Allah Most High is teaching us through the supplications of Ibrahim, peace be upon him, that the only thing that matters is to come to Him with a pure heart; if you were to do all the righteous acts but do not come with a pure heart, you have achieved nothing!

Excuses upon excuses

That is why the Beloved Messenger, peace be upon him, said: “Indeed the acceptance of any action is according to someone’s intention.” Even if you do something wrong by mistake, the Messenger of Allah, peace be upon him, said:  “Do not account my ummah for things they may do by mistake, or for things they were forced to do or if they have forgotten their duties.”

Unlike human nature and law, where you cannot forget your duties, the law of Allah Most High is very different – if you forget to do something, Allah Most High will not hold you accountable for that; and if you do something by mistake, Allah Most High will not hold you accountable; and if you are forced to do something, Allah Most High will not account you for that either!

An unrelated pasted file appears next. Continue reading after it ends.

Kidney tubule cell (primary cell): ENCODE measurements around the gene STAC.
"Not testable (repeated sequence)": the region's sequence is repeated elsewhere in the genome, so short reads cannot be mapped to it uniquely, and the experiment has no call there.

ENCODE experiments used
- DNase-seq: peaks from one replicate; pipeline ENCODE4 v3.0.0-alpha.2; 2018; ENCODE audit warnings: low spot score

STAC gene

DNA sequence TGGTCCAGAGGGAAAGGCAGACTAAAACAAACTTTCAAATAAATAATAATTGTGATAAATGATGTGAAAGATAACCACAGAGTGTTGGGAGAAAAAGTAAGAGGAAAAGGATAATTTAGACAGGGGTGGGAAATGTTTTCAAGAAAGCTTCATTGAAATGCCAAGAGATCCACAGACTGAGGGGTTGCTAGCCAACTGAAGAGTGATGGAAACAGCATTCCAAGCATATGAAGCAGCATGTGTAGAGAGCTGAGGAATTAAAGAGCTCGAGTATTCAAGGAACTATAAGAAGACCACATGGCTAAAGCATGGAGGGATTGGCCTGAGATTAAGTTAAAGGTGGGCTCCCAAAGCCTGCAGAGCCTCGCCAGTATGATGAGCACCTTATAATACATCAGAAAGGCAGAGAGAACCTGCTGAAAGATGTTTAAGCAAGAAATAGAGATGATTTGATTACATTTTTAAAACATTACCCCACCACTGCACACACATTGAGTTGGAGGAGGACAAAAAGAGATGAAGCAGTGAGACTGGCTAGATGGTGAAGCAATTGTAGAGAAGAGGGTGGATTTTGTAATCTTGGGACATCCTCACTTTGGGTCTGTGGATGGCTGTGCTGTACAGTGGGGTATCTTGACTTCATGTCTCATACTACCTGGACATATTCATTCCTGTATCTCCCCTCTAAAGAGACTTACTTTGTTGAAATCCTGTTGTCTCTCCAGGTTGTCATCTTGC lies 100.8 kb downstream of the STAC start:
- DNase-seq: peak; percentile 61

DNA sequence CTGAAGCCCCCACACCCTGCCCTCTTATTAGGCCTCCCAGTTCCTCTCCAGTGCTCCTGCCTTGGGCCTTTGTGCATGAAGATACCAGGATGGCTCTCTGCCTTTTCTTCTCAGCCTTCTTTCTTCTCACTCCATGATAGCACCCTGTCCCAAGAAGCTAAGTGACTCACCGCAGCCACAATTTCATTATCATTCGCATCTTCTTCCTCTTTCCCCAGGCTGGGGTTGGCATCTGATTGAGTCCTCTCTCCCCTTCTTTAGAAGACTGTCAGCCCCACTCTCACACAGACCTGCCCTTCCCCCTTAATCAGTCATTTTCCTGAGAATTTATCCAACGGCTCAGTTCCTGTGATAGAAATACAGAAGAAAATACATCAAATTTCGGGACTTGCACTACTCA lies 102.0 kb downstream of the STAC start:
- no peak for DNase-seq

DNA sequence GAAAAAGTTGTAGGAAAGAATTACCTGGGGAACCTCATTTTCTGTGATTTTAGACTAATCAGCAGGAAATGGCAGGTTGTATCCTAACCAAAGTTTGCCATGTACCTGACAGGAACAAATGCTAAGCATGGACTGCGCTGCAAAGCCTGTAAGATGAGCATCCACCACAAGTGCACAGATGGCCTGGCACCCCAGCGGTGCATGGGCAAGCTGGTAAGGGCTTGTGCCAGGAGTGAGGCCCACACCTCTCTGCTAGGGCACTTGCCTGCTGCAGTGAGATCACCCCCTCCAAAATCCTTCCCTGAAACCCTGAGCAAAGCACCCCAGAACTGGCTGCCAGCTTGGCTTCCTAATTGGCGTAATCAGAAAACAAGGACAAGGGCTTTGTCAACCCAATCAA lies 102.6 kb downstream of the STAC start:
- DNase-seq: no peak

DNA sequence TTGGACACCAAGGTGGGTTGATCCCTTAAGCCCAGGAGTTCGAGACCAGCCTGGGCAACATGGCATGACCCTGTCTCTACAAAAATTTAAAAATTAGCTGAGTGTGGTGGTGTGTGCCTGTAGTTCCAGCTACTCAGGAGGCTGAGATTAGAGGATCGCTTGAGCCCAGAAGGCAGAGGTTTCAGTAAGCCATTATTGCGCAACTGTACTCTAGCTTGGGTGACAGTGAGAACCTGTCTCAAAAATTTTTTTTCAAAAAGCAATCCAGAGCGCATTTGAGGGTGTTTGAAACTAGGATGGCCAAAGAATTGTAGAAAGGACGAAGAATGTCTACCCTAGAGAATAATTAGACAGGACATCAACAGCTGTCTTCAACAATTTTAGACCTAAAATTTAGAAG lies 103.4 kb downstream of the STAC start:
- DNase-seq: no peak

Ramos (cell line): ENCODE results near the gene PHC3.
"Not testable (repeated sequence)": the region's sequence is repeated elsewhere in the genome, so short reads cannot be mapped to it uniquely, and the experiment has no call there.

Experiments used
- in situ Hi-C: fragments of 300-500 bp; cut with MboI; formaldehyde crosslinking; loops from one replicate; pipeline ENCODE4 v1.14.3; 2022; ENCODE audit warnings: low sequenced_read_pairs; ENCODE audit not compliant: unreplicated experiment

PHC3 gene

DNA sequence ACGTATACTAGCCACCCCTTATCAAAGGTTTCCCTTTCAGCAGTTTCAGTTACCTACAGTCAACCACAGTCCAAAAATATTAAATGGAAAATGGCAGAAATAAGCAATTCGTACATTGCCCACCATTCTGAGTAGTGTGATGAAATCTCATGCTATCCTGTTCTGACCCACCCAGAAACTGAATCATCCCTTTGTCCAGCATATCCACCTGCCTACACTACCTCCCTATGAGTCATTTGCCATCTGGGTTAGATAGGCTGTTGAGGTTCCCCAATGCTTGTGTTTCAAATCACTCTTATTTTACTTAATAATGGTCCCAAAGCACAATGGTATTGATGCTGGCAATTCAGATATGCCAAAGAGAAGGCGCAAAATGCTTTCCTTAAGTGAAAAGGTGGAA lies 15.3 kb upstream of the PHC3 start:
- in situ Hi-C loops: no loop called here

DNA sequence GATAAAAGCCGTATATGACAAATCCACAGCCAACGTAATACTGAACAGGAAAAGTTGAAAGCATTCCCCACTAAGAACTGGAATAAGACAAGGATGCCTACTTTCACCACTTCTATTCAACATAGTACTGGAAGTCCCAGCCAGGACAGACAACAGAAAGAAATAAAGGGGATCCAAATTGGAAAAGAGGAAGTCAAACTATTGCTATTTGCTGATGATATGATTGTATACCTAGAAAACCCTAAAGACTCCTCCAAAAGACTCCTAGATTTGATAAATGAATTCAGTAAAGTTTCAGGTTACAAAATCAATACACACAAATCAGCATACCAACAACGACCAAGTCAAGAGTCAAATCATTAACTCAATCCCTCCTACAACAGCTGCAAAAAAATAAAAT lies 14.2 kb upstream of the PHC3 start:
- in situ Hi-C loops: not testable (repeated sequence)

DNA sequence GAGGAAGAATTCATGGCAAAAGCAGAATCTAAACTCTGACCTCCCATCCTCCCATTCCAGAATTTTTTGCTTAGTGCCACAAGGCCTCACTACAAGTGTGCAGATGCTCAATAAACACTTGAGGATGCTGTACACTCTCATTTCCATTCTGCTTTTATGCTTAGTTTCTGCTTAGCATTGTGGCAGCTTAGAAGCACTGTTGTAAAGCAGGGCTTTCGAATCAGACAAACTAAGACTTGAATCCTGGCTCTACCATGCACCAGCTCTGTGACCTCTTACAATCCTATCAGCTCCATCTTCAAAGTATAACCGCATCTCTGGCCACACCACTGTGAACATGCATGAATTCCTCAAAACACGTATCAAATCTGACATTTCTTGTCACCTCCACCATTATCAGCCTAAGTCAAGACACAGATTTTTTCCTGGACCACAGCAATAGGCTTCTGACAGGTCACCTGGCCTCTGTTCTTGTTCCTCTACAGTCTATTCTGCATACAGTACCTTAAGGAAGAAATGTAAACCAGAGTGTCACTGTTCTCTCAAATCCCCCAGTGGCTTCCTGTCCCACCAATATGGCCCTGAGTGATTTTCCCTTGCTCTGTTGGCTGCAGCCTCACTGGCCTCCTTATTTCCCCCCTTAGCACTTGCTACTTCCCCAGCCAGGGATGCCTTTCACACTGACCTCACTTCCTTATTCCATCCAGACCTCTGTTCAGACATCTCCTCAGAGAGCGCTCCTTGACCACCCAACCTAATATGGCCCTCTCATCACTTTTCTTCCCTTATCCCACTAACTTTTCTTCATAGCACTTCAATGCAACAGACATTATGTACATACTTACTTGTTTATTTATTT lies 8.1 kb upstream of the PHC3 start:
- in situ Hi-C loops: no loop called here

This emphasizes the importance of intention.

Neither Your Appearance Nor Your Form

The Messenger of Allah, peace be upon him, tells us in a very clear Hadith: “Indeed Allah Most High does not look at your appearance or forms, rather Allah Most High looks at your heart!” (Sahih Muslim 2564)

In this era of forms and measurement of achievement by quantity, it is very important to look carefully at our intention.

Syedina Hasan

In reflecting upon this, we look back at the “Guided Ones.” Syedina Hasan, may Allah be pleased with him, used to wear the best clothing he could buy, but some people asked him how he, the son of the Messenger of Allah, peace be upon him, could wear such beautiful clothing. They asked where the zuhd (abstention from the life of this world to attain nearness to Allah) in this is. Their understanding of the norm for him was different. Syedina Hasan, may Allah be pleased with him, responded: